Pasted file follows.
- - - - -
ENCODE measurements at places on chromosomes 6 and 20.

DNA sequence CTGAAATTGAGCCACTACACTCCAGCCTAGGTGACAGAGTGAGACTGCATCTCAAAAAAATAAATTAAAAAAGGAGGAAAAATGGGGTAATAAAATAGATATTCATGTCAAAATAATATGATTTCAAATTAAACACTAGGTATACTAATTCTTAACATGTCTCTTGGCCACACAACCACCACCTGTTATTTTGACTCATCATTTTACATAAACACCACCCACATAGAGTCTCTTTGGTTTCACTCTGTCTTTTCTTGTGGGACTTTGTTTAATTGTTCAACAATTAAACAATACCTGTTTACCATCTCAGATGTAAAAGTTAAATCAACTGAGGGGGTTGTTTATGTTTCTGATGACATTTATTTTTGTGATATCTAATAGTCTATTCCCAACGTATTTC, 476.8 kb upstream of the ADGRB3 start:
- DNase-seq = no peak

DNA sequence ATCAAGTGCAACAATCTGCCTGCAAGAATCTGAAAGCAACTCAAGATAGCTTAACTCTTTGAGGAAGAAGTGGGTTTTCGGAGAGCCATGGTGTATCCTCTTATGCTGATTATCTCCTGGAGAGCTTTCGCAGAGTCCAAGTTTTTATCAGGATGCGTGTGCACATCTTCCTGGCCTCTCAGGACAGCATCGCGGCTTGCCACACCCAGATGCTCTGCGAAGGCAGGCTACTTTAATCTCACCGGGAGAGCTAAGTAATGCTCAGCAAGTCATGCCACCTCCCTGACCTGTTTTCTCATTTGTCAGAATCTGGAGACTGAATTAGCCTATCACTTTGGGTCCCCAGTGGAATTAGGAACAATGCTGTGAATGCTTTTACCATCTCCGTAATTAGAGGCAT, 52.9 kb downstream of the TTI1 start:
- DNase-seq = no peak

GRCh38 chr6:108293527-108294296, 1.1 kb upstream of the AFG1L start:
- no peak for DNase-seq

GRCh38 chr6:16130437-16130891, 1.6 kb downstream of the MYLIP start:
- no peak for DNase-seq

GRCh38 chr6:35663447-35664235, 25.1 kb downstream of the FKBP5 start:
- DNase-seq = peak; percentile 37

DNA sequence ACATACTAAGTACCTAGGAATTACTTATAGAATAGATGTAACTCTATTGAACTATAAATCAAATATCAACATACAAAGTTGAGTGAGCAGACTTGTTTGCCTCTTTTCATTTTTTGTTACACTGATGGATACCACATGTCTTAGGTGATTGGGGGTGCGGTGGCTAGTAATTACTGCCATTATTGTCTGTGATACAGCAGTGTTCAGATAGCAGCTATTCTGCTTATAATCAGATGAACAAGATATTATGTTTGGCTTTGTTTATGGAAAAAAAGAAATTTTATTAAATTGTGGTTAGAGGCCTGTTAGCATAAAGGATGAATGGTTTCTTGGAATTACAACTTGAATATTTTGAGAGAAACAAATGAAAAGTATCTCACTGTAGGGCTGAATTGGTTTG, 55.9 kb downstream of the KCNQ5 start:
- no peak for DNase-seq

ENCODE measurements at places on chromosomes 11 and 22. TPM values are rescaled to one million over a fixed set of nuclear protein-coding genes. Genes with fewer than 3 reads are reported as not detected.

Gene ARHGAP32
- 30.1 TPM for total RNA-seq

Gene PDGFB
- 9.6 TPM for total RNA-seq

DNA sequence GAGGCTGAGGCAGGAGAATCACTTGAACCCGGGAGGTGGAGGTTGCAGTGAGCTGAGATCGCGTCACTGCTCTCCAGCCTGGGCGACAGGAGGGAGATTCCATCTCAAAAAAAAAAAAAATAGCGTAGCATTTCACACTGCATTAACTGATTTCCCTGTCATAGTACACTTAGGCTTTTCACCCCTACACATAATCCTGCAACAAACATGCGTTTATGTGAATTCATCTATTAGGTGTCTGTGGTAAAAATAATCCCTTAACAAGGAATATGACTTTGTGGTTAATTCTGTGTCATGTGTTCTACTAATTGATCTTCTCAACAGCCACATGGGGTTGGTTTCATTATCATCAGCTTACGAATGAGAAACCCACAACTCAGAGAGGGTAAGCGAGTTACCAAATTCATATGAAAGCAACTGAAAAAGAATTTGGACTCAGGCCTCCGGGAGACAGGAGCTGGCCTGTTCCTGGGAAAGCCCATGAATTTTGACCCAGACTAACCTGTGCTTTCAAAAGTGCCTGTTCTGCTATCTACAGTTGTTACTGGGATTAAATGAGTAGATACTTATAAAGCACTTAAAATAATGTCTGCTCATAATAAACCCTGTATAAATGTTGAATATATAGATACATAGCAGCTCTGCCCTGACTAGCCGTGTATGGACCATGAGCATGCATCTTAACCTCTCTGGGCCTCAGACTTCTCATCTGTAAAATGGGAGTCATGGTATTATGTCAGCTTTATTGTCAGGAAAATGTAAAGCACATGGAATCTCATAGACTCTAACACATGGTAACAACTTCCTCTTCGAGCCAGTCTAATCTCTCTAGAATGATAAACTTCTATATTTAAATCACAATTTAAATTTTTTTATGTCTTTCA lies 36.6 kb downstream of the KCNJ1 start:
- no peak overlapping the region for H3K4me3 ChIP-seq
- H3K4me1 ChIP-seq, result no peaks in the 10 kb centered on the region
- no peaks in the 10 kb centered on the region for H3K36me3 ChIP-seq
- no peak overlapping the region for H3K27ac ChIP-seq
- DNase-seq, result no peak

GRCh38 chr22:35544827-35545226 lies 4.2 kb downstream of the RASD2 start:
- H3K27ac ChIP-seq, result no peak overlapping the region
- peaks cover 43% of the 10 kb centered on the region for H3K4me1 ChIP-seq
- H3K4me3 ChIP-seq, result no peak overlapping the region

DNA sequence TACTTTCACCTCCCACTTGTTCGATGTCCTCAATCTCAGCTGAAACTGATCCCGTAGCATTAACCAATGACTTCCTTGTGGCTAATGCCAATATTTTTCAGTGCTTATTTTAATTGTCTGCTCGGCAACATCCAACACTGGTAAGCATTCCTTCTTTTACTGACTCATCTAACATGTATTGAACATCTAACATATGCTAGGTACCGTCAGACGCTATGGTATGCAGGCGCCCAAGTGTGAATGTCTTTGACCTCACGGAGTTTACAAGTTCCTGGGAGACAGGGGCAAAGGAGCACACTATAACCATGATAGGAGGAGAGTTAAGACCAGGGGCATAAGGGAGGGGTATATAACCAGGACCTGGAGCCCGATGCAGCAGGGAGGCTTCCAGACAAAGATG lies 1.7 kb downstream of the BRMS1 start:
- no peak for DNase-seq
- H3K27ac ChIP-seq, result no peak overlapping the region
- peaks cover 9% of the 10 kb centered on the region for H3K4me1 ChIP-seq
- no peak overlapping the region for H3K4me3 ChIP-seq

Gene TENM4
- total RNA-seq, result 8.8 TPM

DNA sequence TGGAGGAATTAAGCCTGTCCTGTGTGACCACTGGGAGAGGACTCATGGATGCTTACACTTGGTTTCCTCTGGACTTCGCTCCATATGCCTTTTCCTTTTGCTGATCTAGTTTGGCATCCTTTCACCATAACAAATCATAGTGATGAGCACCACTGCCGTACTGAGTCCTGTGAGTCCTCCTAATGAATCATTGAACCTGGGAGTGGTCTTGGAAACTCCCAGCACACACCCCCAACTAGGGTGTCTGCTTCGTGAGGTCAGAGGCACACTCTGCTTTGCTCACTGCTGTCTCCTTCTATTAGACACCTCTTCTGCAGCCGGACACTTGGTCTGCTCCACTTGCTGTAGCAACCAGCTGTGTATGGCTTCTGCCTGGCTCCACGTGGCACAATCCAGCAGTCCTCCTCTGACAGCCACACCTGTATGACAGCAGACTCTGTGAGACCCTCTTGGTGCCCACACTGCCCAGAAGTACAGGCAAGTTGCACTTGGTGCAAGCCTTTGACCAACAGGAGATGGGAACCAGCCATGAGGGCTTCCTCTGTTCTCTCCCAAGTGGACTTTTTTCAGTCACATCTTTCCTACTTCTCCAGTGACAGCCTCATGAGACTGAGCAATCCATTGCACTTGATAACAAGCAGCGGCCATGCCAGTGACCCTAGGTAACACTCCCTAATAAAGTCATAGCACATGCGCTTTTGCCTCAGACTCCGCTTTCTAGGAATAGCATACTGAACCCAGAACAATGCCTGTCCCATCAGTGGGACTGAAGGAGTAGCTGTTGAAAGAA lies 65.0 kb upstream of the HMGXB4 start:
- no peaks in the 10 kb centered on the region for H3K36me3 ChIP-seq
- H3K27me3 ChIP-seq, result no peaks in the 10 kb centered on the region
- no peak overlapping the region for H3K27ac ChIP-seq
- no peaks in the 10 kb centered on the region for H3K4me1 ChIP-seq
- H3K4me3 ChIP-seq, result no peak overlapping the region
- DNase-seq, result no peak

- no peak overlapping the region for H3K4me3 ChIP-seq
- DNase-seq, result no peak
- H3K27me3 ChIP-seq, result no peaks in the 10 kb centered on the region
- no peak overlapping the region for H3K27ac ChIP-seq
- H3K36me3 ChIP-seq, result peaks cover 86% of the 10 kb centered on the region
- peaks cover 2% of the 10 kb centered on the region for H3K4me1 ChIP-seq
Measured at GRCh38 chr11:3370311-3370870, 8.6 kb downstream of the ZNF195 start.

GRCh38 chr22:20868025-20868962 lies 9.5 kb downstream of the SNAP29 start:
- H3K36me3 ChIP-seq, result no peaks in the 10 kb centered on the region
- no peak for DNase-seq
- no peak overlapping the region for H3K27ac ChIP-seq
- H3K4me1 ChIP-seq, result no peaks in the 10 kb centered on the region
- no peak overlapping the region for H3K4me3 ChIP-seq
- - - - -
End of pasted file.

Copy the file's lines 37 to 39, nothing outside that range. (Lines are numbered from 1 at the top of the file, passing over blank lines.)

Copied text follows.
- no peaks in the 10 kb centered on the region for H3K36me3 ChIP-seq
- H3K27me3 ChIP-seq, result no peaks in the 10 kb centered on the region
- no peak overlapping the region for H3K27ac ChIP-seq